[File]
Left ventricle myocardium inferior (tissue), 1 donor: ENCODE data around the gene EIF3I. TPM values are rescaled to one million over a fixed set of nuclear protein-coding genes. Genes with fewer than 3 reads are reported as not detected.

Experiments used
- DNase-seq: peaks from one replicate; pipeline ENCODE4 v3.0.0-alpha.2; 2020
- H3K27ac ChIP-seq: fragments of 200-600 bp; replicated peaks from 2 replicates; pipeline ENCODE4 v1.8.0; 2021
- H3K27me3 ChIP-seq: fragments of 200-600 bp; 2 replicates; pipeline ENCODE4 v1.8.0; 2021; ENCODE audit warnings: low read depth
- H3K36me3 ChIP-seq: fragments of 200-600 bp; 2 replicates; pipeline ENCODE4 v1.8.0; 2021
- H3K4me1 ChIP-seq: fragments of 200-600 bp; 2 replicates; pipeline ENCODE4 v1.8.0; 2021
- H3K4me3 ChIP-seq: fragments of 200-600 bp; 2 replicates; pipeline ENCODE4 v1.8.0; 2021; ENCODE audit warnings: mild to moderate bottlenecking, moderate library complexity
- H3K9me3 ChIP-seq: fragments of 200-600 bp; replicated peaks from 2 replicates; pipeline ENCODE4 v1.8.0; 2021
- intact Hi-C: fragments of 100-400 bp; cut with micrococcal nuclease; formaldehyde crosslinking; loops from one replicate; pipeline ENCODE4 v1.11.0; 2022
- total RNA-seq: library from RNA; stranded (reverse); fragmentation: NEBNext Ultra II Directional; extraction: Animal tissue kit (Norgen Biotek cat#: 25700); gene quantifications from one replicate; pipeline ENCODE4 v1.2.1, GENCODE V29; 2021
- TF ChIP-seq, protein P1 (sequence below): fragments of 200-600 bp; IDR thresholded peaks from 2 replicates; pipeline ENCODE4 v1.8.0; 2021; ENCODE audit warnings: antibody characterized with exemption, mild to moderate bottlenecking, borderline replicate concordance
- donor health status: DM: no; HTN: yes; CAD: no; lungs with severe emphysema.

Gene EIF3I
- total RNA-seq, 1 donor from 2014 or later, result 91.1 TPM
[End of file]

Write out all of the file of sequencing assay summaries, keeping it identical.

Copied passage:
Left ventricle myocardium inferior (tissue), 1 donor: ENCODE data around the gene EIF3I. TPM values are rescaled to one million over a fixed set of nuclear protein-coding genes. Genes with fewer than 3 reads are reported as not detected.

Experiments used
- DNase-seq: peaks from one replicate; pipeline ENCODE4 v3.0.0-alpha.2; 2020
- H3K27ac ChIP-seq: fragments of 200-600 bp; replicated peaks from 2 replicates; pipeline ENCODE4 v1.8.0; 2021
- H3K27me3 ChIP-seq: fragments of 200-600 bp; 2 replicates; pipeline ENCODE4 v1.8.0; 2021; ENCODE audit warnings: low read depth
- H3K36me3 ChIP-seq: fragments of 200-600 bp; 2 replicates; pipeline ENCODE4 v1.8.0; 2021
- H3K4me1 ChIP-seq: fragments of 200-600 bp; 2 replicates; pipeline ENCODE4 v1.8.0; 2021
- H3K4me3 ChIP-seq: fragments of 200-600 bp; 2 replicates; pipeline ENCODE4 v1.8.0; 2021; ENCODE audit warnings: mild to moderate bottlenecking, moderate library complexity
- H3K9me3 ChIP-seq: fragments of 200-600 bp; replicated peaks from 2 replicates; pipeline ENCODE4 v1.8.0; 2021
- intact Hi-C: fragments of 100-400 bp; cut with micrococcal nuclease; formaldehyde crosslinking; loops from one replicate; pipeline ENCODE4 v1.11.0; 2022
- total RNA-seq: library from RNA; stranded (reverse); fragmentation: NEBNext Ultra II Directional; extraction: Animal tissue kit (Norgen Biotek cat#: 25700); gene quantifications from one replicate; pipeline ENCODE4 v1.2.1, GENCODE V29; 2021
- TF ChIP-seq, protein P1 (sequence below): fragments of 200-600 bp; IDR thresholded peaks from 2 replicates; pipeline ENCODE4 v1.8.0; 2021; ENCODE audit warnings: antibody characterized with exemption, mild to moderate bottlenecking, borderline replicate concordance
- donor health status: DM: no; HTN: yes; CAD: no; lungs with severe emphysema.

Gene EIF3I
- total RNA-seq, 1 donor from 2014 or later, result 91.1 TPM